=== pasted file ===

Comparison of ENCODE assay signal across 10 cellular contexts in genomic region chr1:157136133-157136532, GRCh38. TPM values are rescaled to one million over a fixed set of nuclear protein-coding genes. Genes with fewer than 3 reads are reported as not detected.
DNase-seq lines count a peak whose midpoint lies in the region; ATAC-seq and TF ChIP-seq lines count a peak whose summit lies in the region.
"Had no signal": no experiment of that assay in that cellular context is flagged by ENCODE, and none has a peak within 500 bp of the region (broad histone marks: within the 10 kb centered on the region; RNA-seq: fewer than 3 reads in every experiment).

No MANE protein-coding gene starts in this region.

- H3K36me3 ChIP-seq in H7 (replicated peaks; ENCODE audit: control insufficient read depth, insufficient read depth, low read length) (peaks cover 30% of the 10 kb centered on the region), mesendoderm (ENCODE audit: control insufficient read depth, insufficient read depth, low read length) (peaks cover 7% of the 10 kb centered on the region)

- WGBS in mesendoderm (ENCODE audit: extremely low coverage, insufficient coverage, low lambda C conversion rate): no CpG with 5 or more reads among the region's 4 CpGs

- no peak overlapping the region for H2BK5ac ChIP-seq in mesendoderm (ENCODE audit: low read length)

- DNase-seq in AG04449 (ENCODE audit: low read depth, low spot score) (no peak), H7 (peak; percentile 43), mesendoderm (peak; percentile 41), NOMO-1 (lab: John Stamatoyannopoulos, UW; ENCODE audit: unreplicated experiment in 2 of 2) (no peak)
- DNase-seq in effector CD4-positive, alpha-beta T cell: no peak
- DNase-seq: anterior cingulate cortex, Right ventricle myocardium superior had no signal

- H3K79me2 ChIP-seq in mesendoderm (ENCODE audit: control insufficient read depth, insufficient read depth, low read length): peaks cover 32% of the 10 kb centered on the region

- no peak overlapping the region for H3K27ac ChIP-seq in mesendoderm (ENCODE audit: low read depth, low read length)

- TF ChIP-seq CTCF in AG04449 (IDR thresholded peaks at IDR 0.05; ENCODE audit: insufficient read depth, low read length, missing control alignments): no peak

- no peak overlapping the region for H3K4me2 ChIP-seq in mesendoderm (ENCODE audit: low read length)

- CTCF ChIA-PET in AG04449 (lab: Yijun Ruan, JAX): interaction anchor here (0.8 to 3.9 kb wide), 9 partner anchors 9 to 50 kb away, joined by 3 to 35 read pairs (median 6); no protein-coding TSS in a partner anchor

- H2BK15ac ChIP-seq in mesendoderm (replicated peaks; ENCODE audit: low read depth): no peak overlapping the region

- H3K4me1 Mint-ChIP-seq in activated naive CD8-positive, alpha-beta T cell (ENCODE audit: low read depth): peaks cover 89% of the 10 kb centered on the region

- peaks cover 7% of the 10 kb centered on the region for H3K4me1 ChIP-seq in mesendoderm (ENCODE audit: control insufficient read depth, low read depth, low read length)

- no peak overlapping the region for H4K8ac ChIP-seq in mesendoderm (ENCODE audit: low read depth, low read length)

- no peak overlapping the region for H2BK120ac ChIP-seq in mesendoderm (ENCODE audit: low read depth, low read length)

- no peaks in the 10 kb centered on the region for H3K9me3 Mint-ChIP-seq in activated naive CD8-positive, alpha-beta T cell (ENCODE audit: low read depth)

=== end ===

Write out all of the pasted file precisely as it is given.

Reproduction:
Comparison of ENCODE assay signal across 10 cellular contexts in genomic region chr1:157136133-157136532, GRCh38. TPM values are rescaled to one million over a fixed set of nuclear protein-coding genes. Genes with fewer than 3 reads are reported as not detected.
DNase-seq lines count a peak whose midpoint lies in the region; ATAC-seq and TF ChIP-seq lines count a peak whose summit lies in the region.
"Had no signal": no experiment of that assay in that cellular context is flagged by ENCODE, and none has a peak within 500 bp of the region (broad histone marks: within the 10 kb centered on the region; RNA-seq: fewer than 3 reads in every experiment).

No MANE protein-coding gene starts in this region.

- H3K36me3 ChIP-seq in H7 (replicated peaks; ENCODE audit: control insufficient read depth, insufficient read depth, low read length) (peaks cover 30% of the 10 kb centered on the region), mesendoderm (ENCODE audit: control insufficient read depth, insufficient read depth, low read length) (peaks cover 7% of the 10 kb centered on the region)

- WGBS in mesendoderm (ENCODE audit: extremely low coverage, insufficient coverage, low lambda C conversion rate): no CpG with 5 or more reads among the region's 4 CpGs

- no peak overlapping the region for H2BK5ac ChIP-seq in mesendoderm (ENCODE audit: low read length)

- DNase-seq in AG04449 (ENCODE audit: low read depth, low spot score) (no peak), H7 (peak; percentile 43), mesendoderm (peak; percentile 41), NOMO-1 (lab: John Stamatoyannopoulos, UW; ENCODE audit: unreplicated experiment in 2 of 2) (no peak)
- DNase-seq in effector CD4-positive, alpha-beta T cell: no peak
- DNase-seq: anterior cingulate cortex, Right ventricle myocardium superior had no signal

- H3K79me2 ChIP-seq in mesendoderm (ENCODE audit: control insufficient read depth, insufficient read depth, low read length): peaks cover 32% of the 10 kb centered on the region

- no peak overlapping the region for H3K27ac ChIP-seq in mesendoderm (ENCODE audit: low read depth, low read length)

- TF ChIP-seq CTCF in AG04449 (IDR thresholded peaks at IDR 0.05; ENCODE audit: insufficient read depth, low read length, missing control alignments): no peak

- no peak overlapping the region for H3K4me2 ChIP-seq in mesendoderm (ENCODE audit: low read length)

- CTCF ChIA-PET in AG04449 (lab: Yijun Ruan, JAX): interaction anchor here (0.8 to 3.9 kb wide), 9 partner anchors 9 to 50 kb away, joined by 3 to 35 read pairs (median 6); no protein-coding TSS in a partner anchor

- H2BK15ac ChIP-seq in mesendoderm (replicated peaks; ENCODE audit: low read depth): no peak overlapping the region

- H3K4me1 Mint-ChIP-seq in activated naive CD8-positive, alpha-beta T cell (ENCODE audit: low read depth): peaks cover 89% of the 10 kb centered on the region

- peaks cover 7% of the 10 kb centered on the region for H3K4me1 ChIP-seq in mesendoderm (ENCODE audit: control insufficient read depth, low read depth, low read length)

- no peak overlapping the region for H4K8ac ChIP-seq in mesendoderm (ENCODE audit: low read depth, low read length)

- no peak overlapping the region for H2BK120ac ChIP-seq in mesendoderm (ENCODE audit: low read depth, low read length)

- no peaks in the 10 kb centered on the region for H3K9me3 Mint-ChIP-seq in activated naive CD8-positive, alpha-beta T cell (ENCODE audit: low read depth)